I’ve been a longtime (albeit silent) fan of yours. I find that your recipes consistently are the tastiest, and I trust them as they haven’t ever let me down ~ other than the basic pie dough. I probably am doing something wrong and would appreciate your feedback. I work in a small cafe and was trying to make small pumpkin tartlets, and used the pie dough recipe. I used a food processor to blend the butter into the pastry into pea-sized bits, chilled the dough for half and hour and then rolled it out pretty thin and filled the shells. I pricked them with a fork and froze them for hours, then blind-baked them at 175 degrees celcius for at least 15 minutes then removed the weights and continued baking them at the bottom of the oven until they were lightly golden brown, then added the pumpkin mixture and baked it until the custard had nearly set. However, while every time I have tried this the top and sides of the pastry are browned and flaky, the bottom does not get cooked all the way through — it looks like grease marks on white paper and I cannot figure out why the bottom won’t get nicely baked like the rest of the tart — any words of advice would be greatly appreciated. Oh, and the pie tins are dark nonstick, if that makes a difference. (I have also tried other flaky pie dough recipes and have had similar results).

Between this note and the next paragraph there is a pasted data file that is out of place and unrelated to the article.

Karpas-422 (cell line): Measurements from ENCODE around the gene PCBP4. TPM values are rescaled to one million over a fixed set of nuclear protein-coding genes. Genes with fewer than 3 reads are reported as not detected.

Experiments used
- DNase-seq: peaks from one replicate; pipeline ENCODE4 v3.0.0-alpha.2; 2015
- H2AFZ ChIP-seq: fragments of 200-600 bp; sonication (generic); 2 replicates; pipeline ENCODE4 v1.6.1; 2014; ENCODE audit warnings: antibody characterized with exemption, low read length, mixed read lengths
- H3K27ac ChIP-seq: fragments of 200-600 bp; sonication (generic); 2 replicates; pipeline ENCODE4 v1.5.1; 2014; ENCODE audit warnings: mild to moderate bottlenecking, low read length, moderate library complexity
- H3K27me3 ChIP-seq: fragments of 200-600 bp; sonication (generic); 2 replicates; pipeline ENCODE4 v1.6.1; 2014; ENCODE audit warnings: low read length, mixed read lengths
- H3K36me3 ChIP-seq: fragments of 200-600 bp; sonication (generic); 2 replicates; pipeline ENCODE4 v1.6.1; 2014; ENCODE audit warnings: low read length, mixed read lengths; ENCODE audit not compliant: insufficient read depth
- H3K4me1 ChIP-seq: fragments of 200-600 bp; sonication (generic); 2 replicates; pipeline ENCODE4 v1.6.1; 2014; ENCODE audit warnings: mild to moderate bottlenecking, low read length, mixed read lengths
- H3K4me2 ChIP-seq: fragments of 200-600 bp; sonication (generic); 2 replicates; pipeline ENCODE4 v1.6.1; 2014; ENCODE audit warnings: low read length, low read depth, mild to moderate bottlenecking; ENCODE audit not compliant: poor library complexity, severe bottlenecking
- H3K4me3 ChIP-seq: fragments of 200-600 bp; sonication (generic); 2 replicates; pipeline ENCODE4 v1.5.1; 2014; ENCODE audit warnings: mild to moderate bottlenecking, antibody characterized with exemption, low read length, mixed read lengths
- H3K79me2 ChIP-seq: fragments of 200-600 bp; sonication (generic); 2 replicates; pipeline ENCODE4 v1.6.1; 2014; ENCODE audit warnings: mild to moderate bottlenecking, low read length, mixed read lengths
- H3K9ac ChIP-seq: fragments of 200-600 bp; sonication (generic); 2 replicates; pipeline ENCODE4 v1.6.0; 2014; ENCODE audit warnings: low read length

• Hi David,

    Can you post a chicken soup recipe?

    Thanks.

  • Hi David,

    Nice post and beautiful photos!
    Here are my Greek tips for a real Greek tzatziki:
    Add 1tbsp of wine vinegar per 250 gr yoghurt and don’t forget extra Virgin Greek olive oil! (about 2tbsp per 250gr yoghurt)

  • Dimitra: Yes, I know some people add olive oil to their tzatiki (Greek olive oil, of course!) – although I like a thick tzatziki, so I don’t usually add it.

    wendy: Here I just put a whole chicken in a pot of water with some salt and bâtons of carrots (I add those halfway through the cooking), and a halved onion, covered it, and let it simmer gently for about an hour or two.

    Sarah: When you bake pastry with weights, it’s hard to get the bottom to brown, which is why in my recipe, I advise removing the pie weights once the dough is ‘set’, before baking the shell to completion. If you’re adapting the recipe for making small tartlets, the baking time – of course – will vary from the recipe, which calls for a larger tart pan.